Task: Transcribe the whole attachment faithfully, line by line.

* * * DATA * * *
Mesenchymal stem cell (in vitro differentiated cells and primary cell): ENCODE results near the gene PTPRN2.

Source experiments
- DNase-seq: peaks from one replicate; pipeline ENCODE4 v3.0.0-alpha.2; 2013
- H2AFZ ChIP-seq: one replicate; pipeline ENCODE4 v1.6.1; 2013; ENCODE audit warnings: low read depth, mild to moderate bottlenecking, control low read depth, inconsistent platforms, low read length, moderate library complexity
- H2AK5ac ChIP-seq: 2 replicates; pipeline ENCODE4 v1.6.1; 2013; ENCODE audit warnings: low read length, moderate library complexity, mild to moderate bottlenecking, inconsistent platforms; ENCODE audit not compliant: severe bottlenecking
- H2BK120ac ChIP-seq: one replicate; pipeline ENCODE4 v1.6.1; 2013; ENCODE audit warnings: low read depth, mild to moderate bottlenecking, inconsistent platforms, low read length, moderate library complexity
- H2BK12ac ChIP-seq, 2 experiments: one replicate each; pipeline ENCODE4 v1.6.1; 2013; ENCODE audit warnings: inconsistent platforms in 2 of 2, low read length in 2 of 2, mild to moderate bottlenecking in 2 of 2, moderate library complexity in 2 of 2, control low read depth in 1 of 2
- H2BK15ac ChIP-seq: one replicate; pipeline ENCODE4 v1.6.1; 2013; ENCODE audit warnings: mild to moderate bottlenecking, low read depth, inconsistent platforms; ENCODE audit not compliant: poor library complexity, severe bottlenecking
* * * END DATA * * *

Mesenchymal stem cell (in vitro differentiated cells and primary cell): ENCODE results near the gene PTPRN2.

Source experiments
- DNase-seq: peaks from one replicate; pipeline ENCODE4 v3.0.0-alpha.2; 2013
- H2AFZ ChIP-seq: one replicate; pipeline ENCODE4 v1.6.1; 2013; ENCODE audit warnings: low read depth, mild to moderate bottlenecking, control low read depth, inconsistent platforms, low read length, moderate library complexity
- H2AK5ac ChIP-seq: 2 replicates; pipeline ENCODE4 v1.6.1; 2013; ENCODE audit warnings: low read length, moderate library complexity, mild to moderate bottlenecking, inconsistent platforms; ENCODE audit not compliant: severe bottlenecking
- H2BK120ac ChIP-seq: one replicate; pipeline ENCODE4 v1.6.1; 2013; ENCODE audit warnings: low read depth, mild to moderate bottlenecking, inconsistent platforms, low read length, moderate library complexity
- H2BK12ac ChIP-seq, 2 experiments: one replicate each; pipeline ENCODE4 v1.6.1; 2013; ENCODE audit warnings: inconsistent platforms in 2 of 2, low read length in 2 of 2, mild to moderate bottlenecking in 2 of 2, moderate library complexity in 2 of 2, control low read depth in 1 of 2
- H2BK15ac ChIP-seq: one replicate; pipeline ENCODE4 v1.6.1; 2013; ENCODE audit warnings: mild to moderate bottlenecking, low read depth, inconsistent platforms; ENCODE audit not compliant: poor library complexity, severe bottlenecking